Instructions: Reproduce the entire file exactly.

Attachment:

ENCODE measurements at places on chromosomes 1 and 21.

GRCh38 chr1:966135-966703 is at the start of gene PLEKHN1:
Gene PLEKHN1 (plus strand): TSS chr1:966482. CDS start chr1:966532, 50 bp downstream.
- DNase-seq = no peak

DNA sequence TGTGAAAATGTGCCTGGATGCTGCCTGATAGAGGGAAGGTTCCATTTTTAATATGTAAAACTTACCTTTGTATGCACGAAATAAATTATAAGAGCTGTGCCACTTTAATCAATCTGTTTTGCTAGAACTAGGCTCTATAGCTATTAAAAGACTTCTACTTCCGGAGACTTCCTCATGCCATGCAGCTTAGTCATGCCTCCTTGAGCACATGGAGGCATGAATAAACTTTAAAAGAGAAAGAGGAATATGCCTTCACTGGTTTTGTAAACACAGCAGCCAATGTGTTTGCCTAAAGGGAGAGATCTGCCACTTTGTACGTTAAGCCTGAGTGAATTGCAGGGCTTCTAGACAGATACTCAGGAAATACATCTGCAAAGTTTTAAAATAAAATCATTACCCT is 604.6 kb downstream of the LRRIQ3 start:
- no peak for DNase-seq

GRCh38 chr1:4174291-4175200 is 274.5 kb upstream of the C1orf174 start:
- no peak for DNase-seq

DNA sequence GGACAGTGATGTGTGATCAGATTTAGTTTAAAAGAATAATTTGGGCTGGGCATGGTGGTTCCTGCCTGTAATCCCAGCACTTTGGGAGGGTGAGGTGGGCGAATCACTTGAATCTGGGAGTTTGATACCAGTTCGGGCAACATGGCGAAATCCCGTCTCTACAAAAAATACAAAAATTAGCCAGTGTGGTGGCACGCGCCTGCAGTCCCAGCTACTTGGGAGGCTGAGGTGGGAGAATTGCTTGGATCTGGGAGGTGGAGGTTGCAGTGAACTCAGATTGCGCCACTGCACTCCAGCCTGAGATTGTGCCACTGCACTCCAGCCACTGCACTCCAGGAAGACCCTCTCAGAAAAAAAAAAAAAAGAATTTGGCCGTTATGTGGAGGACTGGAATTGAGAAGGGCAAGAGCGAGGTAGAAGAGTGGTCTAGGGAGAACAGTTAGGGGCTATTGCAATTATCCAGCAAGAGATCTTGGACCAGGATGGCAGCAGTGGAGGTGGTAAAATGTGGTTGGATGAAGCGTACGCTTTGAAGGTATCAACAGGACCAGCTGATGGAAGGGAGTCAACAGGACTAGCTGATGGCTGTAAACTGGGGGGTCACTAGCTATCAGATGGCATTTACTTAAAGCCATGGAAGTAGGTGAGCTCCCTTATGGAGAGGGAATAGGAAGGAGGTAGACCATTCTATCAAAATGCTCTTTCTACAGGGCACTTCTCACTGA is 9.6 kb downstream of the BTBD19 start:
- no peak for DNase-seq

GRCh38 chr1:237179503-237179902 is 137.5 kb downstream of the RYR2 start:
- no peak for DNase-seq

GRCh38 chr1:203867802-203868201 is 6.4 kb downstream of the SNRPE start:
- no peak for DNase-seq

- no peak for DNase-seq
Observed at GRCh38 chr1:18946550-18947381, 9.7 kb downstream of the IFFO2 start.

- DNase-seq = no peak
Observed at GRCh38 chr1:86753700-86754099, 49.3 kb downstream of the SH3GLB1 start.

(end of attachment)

ENCODE measurements at places on chromosomes 1 and 21.

GRCh38 chr1:966135-966703 is at the start of gene PLEKHN1:
Gene PLEKHN1 (plus strand): TSS chr1:966482. CDS start chr1:966532, 50 bp downstream.
- DNase-seq = no peak

DNA sequence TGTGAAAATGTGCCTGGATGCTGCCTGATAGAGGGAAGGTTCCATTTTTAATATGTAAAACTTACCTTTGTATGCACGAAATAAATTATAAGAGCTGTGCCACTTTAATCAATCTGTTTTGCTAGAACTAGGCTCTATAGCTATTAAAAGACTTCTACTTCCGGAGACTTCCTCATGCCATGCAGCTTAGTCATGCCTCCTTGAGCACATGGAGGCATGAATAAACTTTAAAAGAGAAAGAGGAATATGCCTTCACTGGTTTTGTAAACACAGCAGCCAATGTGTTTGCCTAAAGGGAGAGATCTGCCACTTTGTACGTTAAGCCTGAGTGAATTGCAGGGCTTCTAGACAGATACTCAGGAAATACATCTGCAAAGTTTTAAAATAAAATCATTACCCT is 604.6 kb downstream of the LRRIQ3 start:
- no peak for DNase-seq

GRCh38 chr1:4174291-4175200 is 274.5 kb upstream of the C1orf174 start:
- no peak for DNase-seq

DNA sequence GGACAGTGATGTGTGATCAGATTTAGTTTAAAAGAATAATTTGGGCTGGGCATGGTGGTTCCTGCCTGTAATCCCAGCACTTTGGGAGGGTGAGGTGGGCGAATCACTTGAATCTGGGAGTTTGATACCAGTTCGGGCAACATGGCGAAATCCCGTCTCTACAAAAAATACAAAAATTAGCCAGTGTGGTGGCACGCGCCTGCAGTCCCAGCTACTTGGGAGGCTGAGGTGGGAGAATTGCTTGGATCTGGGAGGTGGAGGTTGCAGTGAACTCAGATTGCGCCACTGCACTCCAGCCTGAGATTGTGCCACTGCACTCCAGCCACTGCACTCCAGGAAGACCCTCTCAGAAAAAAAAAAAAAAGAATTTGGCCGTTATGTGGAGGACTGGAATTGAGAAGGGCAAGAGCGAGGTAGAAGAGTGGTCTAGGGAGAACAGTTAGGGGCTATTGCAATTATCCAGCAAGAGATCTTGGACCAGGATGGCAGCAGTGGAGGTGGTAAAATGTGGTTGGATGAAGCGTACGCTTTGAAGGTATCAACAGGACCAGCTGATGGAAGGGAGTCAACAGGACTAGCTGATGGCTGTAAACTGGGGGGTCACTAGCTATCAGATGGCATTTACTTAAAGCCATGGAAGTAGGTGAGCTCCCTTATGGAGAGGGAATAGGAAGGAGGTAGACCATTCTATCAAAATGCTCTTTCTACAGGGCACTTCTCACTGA is 9.6 kb downstream of the BTBD19 start:
- no peak for DNase-seq

GRCh38 chr1:237179503-237179902 is 137.5 kb downstream of the RYR2 start:
- no peak for DNase-seq

GRCh38 chr1:203867802-203868201 is 6.4 kb downstream of the SNRPE start:
- no peak for DNase-seq

- no peak for DNase-seq
Observed at GRCh38 chr1:18946550-18947381, 9.7 kb downstream of the IFFO2 start.

- DNase-seq = no peak
Observed at GRCh38 chr1:86753700-86754099, 49.3 kb downstream of the SH3GLB1 start.